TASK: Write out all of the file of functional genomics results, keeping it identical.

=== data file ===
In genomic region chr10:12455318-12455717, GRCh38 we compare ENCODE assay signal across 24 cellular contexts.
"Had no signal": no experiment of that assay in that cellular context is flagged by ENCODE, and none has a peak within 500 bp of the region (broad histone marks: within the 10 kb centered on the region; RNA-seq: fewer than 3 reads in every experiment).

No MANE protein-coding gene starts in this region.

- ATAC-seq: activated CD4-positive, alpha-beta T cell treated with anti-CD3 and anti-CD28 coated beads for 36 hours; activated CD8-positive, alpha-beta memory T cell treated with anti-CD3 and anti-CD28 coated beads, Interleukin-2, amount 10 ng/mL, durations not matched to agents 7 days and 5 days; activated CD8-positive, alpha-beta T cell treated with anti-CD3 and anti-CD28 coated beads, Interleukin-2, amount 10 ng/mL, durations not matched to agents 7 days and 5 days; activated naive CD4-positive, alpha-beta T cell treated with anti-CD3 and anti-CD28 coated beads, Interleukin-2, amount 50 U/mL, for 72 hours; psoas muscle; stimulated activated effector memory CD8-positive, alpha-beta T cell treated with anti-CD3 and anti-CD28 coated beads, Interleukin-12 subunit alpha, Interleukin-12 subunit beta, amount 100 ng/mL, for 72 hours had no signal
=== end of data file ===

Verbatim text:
In genomic region chr10:12455318-12455717, GRCh38 we compare ENCODE assay signal across 24 cellular contexts.
"Had no signal": no experiment of that assay in that cellular context is flagged by ENCODE, and none has a peak within 500 bp of the region (broad histone marks: within the 10 kb centered on the region; RNA-seq: fewer than 3 reads in every experiment).

No MANE protein-coding gene starts in this region.

- ATAC-seq: activated CD4-positive, alpha-beta T cell treated with anti-CD3 and anti-CD28 coated beads for 36 hours; activated CD8-positive, alpha-beta memory T cell treated with anti-CD3 and anti-CD28 coated beads, Interleukin-2, amount 10 ng/mL, durations not matched to agents 7 days and 5 days; activated CD8-positive, alpha-beta T cell treated with anti-CD3 and anti-CD28 coated beads, Interleukin-2, amount 10 ng/mL, durations not matched to agents 7 days and 5 days; activated naive CD4-positive, alpha-beta T cell treated with anti-CD3 and anti-CD28 coated beads, Interleukin-2, amount 50 U/mL, for 72 hours; psoas muscle; stimulated activated effector memory CD8-positive, alpha-beta T cell treated with anti-CD3 and anti-CD28 coated beads, Interleukin-12 subunit alpha, Interleukin-12 subunit beta, amount 100 ng/mL, for 72 hours had no signal